In summary, I will listen to the ASEE membership and help them have a voice in the direction and actions of the society as taken by the board. Having twice served on the board as a division and then a section representative, I feel that I have a broad perspective to provide the leadership needed for the position of vice president of member affairs.



Chair,
Professional Interest Council I

J. P. Mohsen

J. P. Mohsen, a member of the civil engineering faculty at the University of Louisville, has taught there since 1981. He holds a Ph.D. in civil engineering from the University of Cincinnati. He began his affiliation with ASEE in 1986 when he attended his first ASEE annual conference in Cincinnati. Since then he has attended every ASEE Southeast Section meeting, as well as many other ASEE and Frontiers in Education national meetings, while serving in various capacities at both the national and section level.

He is currently serving a two-year term on the Board of Directors as Zone II Chair ending in 2004 and served as the ASEE National Campus Representative from 1994 to 2000. He has been active in ASEE's Civil Engineering Division and served as chair of the division in 2002 and as the program chair for the 2001 national meeting. Previously, he served as Civil Engineering Division director from 1996 to 1999. He also served as the ASEE liaison with the American Society of Civil Engineer's (ASCE) Educational Activities Committee (EdAC), and as the news correspondent for EdAC.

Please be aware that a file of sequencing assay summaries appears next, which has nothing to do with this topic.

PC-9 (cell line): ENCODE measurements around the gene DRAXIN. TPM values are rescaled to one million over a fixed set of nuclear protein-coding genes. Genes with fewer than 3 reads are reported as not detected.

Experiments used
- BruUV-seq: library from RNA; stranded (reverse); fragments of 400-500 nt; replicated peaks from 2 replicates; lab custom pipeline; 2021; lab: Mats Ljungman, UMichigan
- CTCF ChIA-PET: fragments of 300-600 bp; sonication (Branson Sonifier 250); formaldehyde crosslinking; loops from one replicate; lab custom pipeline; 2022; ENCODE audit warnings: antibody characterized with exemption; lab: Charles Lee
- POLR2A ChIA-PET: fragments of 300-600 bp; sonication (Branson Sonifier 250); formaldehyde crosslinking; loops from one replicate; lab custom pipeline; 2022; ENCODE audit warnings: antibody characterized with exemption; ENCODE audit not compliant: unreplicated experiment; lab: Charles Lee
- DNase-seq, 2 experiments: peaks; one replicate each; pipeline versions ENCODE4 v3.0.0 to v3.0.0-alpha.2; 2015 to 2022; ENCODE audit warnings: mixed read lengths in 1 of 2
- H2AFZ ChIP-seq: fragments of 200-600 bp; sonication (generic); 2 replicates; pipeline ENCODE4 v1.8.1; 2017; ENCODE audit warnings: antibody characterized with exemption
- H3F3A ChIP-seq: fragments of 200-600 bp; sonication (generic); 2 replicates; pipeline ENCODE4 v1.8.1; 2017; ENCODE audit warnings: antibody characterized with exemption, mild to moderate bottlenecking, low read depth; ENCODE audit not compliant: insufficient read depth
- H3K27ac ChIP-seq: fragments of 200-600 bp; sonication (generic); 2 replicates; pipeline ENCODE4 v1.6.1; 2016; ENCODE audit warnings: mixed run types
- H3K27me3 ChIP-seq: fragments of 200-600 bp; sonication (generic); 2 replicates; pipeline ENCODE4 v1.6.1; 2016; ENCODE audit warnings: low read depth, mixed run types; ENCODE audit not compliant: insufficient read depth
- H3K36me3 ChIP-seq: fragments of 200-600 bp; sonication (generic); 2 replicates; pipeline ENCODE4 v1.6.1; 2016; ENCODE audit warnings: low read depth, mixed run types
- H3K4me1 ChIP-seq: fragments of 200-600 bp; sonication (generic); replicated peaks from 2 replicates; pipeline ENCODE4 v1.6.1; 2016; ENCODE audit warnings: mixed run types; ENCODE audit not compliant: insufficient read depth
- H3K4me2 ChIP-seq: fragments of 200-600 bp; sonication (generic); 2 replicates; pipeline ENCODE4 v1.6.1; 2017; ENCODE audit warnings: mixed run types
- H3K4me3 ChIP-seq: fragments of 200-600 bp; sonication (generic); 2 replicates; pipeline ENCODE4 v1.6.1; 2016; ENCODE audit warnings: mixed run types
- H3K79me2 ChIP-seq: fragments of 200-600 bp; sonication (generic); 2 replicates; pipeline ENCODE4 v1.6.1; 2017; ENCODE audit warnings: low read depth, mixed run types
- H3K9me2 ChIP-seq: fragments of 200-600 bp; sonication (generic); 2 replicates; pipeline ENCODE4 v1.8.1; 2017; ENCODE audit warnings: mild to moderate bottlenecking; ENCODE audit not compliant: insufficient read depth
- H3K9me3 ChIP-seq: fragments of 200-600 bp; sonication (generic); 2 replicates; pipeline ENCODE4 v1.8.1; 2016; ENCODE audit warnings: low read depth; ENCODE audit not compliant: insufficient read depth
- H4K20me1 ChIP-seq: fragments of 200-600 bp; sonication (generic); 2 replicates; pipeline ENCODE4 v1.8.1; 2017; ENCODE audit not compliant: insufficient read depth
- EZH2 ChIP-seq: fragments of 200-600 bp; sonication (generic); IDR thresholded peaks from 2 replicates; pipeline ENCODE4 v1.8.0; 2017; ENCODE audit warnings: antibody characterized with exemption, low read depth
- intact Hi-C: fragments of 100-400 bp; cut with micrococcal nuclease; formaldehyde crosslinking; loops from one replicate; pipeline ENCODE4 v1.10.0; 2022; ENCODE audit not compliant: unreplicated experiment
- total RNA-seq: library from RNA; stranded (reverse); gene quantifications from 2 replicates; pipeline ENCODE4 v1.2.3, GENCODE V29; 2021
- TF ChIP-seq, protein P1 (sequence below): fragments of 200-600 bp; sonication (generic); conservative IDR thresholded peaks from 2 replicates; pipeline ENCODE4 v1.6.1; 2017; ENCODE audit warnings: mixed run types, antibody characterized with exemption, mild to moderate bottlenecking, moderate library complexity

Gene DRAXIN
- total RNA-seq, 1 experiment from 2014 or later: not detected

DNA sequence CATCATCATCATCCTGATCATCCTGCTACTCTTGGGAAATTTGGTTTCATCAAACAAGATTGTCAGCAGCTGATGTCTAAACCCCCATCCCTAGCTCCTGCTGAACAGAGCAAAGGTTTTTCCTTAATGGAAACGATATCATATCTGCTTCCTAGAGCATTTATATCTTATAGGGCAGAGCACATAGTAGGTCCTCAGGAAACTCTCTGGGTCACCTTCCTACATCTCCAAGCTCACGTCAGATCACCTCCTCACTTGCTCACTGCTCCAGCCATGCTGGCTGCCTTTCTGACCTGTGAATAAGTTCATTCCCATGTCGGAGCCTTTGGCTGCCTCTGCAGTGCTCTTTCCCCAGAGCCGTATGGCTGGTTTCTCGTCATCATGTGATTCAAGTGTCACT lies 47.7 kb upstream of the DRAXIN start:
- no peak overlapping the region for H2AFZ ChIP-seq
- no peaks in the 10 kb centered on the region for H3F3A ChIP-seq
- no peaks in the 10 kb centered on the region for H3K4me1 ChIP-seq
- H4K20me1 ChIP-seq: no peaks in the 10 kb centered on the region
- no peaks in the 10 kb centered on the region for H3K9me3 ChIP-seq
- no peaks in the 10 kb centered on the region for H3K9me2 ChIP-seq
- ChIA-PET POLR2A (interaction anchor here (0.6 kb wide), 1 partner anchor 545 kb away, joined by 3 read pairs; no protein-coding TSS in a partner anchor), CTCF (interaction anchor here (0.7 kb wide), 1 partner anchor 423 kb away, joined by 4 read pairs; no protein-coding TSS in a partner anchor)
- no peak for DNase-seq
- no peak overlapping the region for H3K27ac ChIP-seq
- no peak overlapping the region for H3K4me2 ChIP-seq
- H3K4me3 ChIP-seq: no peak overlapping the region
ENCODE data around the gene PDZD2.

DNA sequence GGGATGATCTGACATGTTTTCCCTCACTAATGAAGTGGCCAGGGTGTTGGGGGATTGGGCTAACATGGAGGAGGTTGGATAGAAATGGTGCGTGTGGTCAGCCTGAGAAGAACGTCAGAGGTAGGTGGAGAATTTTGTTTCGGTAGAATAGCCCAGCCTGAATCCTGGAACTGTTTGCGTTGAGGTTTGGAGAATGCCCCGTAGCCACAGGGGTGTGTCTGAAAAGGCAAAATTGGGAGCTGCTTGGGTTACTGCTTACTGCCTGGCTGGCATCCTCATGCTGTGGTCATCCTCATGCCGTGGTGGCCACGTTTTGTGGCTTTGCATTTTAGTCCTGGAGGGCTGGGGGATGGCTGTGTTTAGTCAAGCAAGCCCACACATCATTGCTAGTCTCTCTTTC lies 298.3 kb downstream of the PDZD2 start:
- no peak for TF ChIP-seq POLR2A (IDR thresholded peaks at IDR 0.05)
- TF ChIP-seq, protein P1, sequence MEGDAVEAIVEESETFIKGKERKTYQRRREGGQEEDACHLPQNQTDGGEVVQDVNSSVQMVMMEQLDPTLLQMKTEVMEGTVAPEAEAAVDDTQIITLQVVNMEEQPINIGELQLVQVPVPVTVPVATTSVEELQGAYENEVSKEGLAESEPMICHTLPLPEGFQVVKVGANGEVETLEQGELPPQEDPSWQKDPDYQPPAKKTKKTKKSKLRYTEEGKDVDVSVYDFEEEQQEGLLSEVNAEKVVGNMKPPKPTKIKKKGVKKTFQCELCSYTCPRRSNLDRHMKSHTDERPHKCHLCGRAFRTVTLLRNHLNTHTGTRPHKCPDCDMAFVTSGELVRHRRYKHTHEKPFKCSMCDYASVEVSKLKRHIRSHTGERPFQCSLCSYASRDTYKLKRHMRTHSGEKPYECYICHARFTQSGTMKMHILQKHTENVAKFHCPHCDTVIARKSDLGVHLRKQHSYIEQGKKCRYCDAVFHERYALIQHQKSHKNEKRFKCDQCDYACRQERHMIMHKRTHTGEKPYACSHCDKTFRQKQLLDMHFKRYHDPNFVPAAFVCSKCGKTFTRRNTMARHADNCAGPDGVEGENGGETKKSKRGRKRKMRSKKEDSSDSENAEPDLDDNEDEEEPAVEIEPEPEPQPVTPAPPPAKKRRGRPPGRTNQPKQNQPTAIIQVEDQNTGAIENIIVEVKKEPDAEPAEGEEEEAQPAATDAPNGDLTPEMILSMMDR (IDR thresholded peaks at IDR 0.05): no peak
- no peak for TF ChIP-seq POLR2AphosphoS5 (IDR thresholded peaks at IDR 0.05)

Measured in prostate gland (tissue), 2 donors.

Mohsen is currently the Campus Representative (CR) for the University of Louisville and served as the Southeast Section Coordinator for Campus Representatives from 1998 to 2001. He received the Outstanding Section Campus Representative Award in 1996. In 2000, he was recognized as the Campus Representative who recruited the most new ASEE members in the Southeast Section.

Mohsen served the Southeast Section as president in 1993-94, and as editor of the conference proceedings from 1992 to 1997. He was vice president and instructional unit chair in 1990-1991, Civil Engineering Division chair in 1989-1990, and Technical Program chair of the annual meeting in 1991. He was the first recipient of the prestigious Tony Tilmans Service Award in 2002 for outstanding service to the section. In addition to his contributions at the national and the Southeast Section meetings, he has published and presented papers at other ASEE section meetings.